It is important that business owners, especially owners of small businesses, understand the new requirements and what they need to do to comply. As the government puts it, “persons conducting a business or undertaking (PCBUs) have duties to ensure, so far as is reasonably practicable, that the workplace is without risks to the health and safety of any person.”

WorkSafe is developing fact sheets and other forms of guidance including case studies, videos and interactive tools to help people prepare.

You can find more information on the WorkSafe website here.

You can also subscribe for updates here.

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Photovoltaic units, electric cars and reducing greenhouse gas emissions

Houses with an electric car in the garage will contribute to reduced greenhouse gases more than houses with solar photovoltaic units on their roof, a recent study found.

The study, Electric cars, solar panels and batteries – how will they affect greenhouse gas emissions? was undertaken by Concept Consulting and commissioned by EECA, Consumer and electricity companies. 

The uptake of these technologies is expected to be significant. Falling prices for domestic photovoltaic (PV) generation units have led to a greater number being installed in New Zealand.  This will continue if overseas experience is a guide. The study found that over 40% of homes have a solar panel in some parts of Australia, while in Norway, over 20% of all new car sales are electric vehicles (EVs).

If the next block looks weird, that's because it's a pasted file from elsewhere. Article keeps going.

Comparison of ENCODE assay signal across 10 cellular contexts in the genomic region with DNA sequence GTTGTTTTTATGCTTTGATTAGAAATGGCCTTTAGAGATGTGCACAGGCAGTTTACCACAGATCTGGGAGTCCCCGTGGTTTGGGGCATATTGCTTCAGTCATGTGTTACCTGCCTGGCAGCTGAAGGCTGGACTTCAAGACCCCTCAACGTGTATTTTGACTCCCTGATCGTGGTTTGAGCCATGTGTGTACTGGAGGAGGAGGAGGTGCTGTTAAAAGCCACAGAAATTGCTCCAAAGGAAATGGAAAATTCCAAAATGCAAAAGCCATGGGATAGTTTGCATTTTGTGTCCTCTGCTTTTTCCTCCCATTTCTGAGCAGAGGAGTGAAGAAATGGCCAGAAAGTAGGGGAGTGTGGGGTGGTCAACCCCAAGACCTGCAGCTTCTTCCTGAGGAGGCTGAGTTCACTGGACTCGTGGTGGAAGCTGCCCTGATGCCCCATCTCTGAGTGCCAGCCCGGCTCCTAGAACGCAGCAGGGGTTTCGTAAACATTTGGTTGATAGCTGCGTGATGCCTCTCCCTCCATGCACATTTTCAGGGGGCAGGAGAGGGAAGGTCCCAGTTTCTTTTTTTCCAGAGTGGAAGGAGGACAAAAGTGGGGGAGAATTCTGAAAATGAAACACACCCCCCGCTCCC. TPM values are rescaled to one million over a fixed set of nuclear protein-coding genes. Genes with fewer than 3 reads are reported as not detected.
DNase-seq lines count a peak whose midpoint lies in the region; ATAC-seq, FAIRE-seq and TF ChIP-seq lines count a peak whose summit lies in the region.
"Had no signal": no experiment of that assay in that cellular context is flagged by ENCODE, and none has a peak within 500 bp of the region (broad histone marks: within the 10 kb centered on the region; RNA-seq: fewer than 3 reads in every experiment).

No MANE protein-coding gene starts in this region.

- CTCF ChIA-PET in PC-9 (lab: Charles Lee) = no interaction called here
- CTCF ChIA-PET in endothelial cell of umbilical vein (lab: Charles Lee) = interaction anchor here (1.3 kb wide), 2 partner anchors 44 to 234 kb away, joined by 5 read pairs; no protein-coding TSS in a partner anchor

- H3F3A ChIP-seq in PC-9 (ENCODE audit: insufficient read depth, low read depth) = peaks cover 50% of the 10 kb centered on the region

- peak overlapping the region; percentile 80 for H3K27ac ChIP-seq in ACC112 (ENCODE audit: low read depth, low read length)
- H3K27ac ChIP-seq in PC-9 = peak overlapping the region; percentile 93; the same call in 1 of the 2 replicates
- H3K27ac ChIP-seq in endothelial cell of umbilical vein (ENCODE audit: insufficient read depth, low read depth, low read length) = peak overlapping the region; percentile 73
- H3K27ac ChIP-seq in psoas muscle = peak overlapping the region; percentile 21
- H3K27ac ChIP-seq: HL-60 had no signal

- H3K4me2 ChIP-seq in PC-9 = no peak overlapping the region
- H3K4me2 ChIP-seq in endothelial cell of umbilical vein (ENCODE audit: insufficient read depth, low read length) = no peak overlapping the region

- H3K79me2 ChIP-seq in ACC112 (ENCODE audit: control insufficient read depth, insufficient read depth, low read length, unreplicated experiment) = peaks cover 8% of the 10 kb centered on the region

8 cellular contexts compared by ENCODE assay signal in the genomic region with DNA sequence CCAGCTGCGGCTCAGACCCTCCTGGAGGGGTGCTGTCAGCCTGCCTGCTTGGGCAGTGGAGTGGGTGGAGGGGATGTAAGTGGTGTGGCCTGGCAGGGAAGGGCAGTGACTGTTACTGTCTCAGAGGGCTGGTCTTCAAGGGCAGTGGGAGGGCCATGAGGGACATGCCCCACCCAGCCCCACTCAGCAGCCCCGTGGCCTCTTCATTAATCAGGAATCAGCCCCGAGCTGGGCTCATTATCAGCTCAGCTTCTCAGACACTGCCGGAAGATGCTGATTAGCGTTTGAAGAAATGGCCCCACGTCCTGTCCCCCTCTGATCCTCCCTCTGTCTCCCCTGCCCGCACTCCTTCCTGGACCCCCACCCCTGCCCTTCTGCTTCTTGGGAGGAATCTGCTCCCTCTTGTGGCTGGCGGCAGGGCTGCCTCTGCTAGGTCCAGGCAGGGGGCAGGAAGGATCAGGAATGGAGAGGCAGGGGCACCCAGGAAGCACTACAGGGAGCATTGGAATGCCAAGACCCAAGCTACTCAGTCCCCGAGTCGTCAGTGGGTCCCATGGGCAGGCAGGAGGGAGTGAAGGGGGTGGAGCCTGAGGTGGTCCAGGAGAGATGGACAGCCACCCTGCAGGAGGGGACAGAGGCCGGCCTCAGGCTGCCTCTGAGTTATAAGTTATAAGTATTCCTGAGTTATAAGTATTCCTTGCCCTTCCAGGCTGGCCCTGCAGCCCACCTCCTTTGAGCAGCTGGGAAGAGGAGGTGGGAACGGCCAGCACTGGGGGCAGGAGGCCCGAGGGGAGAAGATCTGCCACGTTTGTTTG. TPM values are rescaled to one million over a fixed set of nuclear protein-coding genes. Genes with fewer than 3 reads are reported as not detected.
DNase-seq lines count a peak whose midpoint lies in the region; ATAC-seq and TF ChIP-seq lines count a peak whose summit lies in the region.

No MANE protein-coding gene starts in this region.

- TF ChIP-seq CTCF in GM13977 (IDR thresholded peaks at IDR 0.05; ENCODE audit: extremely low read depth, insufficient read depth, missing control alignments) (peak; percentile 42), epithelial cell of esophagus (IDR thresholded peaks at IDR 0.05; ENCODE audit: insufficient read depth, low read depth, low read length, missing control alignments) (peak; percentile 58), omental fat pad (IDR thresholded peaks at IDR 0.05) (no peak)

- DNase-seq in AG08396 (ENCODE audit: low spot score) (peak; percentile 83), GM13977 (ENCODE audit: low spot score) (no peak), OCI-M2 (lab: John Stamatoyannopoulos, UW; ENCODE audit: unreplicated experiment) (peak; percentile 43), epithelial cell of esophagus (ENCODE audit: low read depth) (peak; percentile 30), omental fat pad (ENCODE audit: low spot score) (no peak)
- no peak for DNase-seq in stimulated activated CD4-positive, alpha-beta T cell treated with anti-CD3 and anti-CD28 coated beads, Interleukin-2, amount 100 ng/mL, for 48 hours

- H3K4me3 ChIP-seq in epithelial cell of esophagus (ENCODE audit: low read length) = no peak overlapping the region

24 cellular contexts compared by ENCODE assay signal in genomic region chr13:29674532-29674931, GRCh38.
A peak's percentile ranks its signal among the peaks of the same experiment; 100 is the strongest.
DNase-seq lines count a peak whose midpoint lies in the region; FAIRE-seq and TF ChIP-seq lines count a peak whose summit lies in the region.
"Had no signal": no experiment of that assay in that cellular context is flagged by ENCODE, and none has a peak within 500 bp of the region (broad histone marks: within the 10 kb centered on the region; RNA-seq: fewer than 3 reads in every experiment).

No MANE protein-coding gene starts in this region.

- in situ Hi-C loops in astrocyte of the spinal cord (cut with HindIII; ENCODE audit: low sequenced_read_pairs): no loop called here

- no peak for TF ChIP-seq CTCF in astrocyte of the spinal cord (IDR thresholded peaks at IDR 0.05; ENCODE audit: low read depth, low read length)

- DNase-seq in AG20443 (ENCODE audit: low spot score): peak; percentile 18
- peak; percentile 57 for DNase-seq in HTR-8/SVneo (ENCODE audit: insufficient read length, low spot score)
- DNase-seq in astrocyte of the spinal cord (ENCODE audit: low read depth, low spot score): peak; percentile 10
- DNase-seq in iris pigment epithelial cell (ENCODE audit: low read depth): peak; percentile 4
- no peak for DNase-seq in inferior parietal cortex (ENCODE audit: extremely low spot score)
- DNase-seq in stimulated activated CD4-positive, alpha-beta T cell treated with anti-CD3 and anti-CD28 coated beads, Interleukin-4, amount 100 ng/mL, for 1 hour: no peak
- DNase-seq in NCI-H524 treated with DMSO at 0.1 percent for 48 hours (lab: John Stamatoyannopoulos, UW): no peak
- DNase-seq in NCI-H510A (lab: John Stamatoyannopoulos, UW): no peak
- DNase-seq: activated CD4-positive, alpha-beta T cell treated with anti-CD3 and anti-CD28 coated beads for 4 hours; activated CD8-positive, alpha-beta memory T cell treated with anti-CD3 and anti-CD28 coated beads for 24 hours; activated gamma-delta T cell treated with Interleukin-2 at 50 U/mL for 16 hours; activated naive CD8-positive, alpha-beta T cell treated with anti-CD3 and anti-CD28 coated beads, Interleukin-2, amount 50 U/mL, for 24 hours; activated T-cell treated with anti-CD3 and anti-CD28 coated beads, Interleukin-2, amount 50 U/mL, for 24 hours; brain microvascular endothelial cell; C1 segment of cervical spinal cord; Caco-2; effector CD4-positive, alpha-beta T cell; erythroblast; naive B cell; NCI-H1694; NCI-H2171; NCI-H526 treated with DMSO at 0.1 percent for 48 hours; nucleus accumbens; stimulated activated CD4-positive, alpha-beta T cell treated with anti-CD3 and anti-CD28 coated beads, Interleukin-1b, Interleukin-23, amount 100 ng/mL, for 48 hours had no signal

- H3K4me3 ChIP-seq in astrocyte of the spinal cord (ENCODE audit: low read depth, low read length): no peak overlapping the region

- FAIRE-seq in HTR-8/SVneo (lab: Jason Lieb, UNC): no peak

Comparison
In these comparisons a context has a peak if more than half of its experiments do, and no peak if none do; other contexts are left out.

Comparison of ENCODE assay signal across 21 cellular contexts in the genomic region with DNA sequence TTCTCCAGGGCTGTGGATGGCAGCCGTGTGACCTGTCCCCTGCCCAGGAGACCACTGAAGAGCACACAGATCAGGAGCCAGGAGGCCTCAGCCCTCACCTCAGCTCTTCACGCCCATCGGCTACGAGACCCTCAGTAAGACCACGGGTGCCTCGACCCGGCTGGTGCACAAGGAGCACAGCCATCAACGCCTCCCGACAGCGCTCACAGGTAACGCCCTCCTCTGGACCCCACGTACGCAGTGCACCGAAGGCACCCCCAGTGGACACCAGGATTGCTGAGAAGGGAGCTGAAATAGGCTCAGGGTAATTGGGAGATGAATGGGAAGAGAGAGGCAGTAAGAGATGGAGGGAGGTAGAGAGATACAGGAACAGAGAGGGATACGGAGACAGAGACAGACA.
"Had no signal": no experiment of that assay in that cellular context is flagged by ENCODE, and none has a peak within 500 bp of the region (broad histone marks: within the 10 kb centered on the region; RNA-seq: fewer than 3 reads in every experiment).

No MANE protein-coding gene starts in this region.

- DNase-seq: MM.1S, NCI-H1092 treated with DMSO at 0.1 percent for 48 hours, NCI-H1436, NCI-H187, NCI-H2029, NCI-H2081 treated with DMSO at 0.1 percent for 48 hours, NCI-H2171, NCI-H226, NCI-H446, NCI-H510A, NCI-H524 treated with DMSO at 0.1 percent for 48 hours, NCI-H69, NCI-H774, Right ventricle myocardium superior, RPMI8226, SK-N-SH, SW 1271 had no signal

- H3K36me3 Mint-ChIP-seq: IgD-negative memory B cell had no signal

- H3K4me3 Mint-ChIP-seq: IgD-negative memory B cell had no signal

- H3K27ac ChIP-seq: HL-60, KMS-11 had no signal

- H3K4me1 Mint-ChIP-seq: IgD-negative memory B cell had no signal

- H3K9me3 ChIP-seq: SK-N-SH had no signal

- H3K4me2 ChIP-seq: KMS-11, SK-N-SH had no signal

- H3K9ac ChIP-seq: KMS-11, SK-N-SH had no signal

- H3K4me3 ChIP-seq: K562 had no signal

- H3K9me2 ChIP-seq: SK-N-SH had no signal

The study analysed how new technology could affect emissions by:

  • displacing conventional power stations (solar panels)
  • increasing power generation needs (EVs)
  • altering the timing of power generation requirements (batteries).

The study found that EV uptake will reduce tailpipe emissions by replacing cars using petrol and diesel, although slightly increasing embodied emissions because EV manufacture is more emissions intensive.

In the near term, the study expects PV uptake to displace generation from existing fossil-fuelled stations and therefore reduce emissions. However, over time, they expect solar PV uptake to increasingly substitute for new low-emission power stations (such as wind and geothermal). PV uptake may therefore have a limited displacement effect on electricity sector emissions in the medium term.

This is different to what happens in most other countries because most of New Zealand’s electricity is generated from renewable sources (hydro, wind and geothermal). Large-scale renewables represent the least cost option for future electricity supply in New Zealand – not the case for most other countries.

The study also considered the combined effect of PV and batteries. It found that batteries combined with PV do not fundamentally alter the results for solar PV by itself because New Zealand’s hydro stations already act like a giant battery and provide flexibility to offset the daily swings in PV output. The study expects batteries to result in a net reduction in emissions over their lifetime, even though there are embodied emissions associated with their manufacture.